Advice on unpaid work trials has been added to HMRC’s guidance on calculating the National Minimum Wage (NMW).
Work trials are sometimes offered for legitimate reasons as part of a recruitment process. However, some employers may use unpaid work periods to obtain work or services that should be paid. This is often a grey area because there are currently no definitive rules or tests as to whether the NMW should be applied.
Although HMRC has given more detail about how it goes about assessing whether an individual should be paid for a work trial, it states that the guidance is “not binding or determinative in any case, but are intended to assist employers and individuals in identifying circumstances in which at least the National Minimum or National Living Wage (NMW/NLW) must be paid”.
It highlights that it is for HMRC enforcement officers, and ultimately for tribunals and courts, to decide whether the NMW/NLW should be paid in any particular case. It recommends that employers considering offering unpaid trials should seek professional advice on whether they would be in breach of NMW or other employment laws.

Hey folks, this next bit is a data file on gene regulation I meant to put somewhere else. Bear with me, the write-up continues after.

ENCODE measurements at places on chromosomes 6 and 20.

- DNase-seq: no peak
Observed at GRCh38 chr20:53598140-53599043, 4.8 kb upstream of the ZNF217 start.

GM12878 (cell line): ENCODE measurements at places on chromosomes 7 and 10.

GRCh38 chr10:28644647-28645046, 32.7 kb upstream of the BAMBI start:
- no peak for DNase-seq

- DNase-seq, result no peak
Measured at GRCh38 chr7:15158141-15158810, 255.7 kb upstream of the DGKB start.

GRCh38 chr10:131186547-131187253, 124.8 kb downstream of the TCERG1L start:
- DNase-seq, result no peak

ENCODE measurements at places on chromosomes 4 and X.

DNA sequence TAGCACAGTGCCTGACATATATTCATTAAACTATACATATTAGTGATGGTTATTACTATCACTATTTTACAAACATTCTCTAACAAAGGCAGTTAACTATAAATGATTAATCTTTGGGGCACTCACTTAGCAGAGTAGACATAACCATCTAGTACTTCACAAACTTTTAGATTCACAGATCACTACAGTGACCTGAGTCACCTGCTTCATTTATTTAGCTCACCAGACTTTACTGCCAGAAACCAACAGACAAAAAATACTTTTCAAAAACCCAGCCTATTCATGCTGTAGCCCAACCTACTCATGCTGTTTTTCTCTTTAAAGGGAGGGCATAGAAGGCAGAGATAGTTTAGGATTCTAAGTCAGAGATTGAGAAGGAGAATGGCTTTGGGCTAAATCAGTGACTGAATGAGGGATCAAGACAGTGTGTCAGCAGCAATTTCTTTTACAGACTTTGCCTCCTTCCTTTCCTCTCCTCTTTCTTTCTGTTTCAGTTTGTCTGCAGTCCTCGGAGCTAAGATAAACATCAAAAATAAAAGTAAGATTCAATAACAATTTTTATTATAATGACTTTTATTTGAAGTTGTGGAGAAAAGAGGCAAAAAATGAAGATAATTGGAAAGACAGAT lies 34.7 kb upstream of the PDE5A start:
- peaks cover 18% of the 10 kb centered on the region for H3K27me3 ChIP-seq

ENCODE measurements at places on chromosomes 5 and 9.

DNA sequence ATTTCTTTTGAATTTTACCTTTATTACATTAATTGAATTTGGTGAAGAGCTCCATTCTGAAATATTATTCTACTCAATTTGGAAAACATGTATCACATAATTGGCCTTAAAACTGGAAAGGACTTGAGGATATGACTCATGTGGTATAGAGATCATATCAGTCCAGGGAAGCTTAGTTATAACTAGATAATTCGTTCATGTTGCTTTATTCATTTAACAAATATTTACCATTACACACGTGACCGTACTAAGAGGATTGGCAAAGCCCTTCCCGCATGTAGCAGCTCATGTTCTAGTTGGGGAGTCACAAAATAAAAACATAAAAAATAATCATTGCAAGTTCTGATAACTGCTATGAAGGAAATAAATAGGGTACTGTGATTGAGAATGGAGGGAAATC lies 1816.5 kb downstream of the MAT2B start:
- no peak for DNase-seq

Despite this, the guidance outlines several points that employers should take into account when determining whether a trial should be paid. These include:
- whether the trial is genuinely for recruitment purposes;
- the length of the trial – it notes that if a trial lasts more than one day the individual is likely to be entitled to the NMW;
- the extent to which the individual is observed;
- the nature of the tasks and how closely these relate to the job offered;
- whether the tasks carried out have a value to the employer beyond testing the individual;
- whether trial periods are important (aside from recruiting) to the way the employer runs its business.
“Ultimately, work trials have to be assessed on a case-by-case basis by HMRC enforcement officers and where necessary by courts and tribunals, taking account of the precise detail of the arrangements,” stated the guidance. “HMRC officers consider every complaint they receive and will take enforcement action where they consider workers are being exploited under the cover of recruitment.”
Read the full guidance for more details, as well as a list of possible unpaid work trial scenarios.